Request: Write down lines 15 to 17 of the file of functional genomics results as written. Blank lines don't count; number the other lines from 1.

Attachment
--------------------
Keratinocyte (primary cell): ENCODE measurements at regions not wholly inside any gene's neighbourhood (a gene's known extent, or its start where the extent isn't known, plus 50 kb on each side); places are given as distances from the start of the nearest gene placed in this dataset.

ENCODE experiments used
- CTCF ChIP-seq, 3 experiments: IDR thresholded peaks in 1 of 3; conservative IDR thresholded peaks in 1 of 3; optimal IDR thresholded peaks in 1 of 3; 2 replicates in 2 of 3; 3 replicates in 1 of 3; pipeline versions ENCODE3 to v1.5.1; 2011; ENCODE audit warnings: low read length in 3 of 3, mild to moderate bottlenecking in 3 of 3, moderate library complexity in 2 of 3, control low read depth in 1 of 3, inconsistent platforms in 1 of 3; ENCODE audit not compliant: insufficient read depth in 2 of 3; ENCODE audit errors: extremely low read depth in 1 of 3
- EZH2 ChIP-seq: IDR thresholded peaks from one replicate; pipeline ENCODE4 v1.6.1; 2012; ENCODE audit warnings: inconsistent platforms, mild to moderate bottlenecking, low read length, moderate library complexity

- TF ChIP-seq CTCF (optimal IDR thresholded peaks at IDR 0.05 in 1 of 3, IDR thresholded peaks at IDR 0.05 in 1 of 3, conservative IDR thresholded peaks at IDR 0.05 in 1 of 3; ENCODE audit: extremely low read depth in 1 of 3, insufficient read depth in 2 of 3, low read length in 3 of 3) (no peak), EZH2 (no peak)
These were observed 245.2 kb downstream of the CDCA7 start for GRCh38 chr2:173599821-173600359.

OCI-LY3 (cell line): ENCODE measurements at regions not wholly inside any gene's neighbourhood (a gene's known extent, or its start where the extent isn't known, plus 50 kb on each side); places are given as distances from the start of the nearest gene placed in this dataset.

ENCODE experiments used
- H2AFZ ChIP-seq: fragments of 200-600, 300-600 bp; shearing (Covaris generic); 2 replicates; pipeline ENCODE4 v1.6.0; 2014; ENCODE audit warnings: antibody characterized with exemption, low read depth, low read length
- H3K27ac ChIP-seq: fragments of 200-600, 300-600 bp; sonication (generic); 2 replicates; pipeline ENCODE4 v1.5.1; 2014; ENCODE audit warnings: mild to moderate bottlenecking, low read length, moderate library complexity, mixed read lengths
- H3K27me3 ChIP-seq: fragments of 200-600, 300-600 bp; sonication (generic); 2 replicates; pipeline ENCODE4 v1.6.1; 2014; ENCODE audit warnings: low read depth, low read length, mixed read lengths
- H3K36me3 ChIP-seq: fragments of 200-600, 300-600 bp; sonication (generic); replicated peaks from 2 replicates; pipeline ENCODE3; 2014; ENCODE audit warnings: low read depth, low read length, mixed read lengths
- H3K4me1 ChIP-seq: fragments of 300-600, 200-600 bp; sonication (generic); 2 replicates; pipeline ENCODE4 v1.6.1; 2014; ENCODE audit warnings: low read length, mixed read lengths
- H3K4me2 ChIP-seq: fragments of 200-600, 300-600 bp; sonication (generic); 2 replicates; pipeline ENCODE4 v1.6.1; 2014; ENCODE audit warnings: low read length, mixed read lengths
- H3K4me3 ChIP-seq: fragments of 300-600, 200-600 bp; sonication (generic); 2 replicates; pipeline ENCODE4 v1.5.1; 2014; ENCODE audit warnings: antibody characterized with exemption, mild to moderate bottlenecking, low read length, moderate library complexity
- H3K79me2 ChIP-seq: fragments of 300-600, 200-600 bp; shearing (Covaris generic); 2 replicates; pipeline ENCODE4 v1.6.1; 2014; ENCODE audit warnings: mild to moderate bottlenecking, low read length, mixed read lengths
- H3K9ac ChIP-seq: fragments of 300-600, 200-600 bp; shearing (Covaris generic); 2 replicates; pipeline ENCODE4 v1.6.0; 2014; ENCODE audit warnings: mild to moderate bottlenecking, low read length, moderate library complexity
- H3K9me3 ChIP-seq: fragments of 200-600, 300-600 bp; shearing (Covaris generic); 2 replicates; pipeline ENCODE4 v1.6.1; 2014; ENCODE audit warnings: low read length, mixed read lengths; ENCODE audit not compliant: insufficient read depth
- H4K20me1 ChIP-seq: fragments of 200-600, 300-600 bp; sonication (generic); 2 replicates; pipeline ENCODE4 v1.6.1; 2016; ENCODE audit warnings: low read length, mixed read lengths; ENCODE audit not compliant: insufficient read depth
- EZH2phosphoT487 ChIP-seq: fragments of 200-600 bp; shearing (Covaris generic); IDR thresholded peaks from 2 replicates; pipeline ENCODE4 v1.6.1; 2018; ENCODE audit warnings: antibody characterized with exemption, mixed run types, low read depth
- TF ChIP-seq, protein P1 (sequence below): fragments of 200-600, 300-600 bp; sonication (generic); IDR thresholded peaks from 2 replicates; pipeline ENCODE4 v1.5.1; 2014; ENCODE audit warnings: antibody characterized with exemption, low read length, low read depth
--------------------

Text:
- H3K4me3 ChIP-seq: fragments of 300-600, 200-600 bp; sonication (generic); 2 replicates; pipeline ENCODE4 v1.5.1; 2014; ENCODE audit warnings: antibody characterized with exemption, mild to moderate bottlenecking, low read length, moderate library complexity
- H3K79me2 ChIP-seq: fragments of 300-600, 200-600 bp; shearing (Covaris generic); 2 replicates; pipeline ENCODE4 v1.6.1; 2014; ENCODE audit warnings: mild to moderate bottlenecking, low read length, mixed read lengths
- H3K9ac ChIP-seq: fragments of 300-600, 200-600 bp; shearing (Covaris generic); 2 replicates; pipeline ENCODE4 v1.6.0; 2014; ENCODE audit warnings: mild to moderate bottlenecking, low read length, moderate library complexity